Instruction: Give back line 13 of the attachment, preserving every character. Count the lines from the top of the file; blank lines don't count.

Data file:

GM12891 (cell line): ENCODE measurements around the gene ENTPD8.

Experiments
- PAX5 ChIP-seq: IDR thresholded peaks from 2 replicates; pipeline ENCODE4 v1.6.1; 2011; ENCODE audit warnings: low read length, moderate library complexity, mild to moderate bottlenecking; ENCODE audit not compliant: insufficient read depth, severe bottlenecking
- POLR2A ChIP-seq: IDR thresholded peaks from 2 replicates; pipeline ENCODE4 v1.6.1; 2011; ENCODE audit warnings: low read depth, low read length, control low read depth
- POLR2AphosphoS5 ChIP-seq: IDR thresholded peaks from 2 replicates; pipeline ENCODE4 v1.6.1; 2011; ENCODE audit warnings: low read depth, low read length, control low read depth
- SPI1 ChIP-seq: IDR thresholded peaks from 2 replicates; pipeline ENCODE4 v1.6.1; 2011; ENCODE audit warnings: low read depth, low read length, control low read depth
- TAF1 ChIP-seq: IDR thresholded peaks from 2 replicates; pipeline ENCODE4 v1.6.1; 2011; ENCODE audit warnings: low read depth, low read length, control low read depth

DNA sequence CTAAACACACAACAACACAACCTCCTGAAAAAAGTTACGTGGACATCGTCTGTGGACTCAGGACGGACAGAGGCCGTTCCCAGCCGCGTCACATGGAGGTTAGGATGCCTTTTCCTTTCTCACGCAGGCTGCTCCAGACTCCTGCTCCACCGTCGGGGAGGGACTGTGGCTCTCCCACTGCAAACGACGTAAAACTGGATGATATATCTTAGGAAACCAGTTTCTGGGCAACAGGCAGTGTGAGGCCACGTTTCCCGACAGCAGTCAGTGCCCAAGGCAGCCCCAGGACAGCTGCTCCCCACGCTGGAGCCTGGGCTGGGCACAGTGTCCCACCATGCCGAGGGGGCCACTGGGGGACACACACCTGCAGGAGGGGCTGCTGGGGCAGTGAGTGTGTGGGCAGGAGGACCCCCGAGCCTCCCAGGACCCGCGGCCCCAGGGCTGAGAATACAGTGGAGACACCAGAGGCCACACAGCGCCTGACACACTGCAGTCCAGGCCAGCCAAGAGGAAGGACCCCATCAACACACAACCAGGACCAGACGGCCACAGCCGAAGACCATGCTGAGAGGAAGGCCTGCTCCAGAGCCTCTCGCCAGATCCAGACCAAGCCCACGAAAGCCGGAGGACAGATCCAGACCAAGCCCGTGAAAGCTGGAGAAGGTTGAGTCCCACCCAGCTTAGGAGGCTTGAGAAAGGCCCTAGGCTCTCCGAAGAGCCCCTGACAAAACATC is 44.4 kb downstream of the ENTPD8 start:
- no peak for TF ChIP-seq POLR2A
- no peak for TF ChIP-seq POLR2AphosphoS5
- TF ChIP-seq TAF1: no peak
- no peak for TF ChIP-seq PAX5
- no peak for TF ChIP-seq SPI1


- no peak for TF ChIP-seq SPI1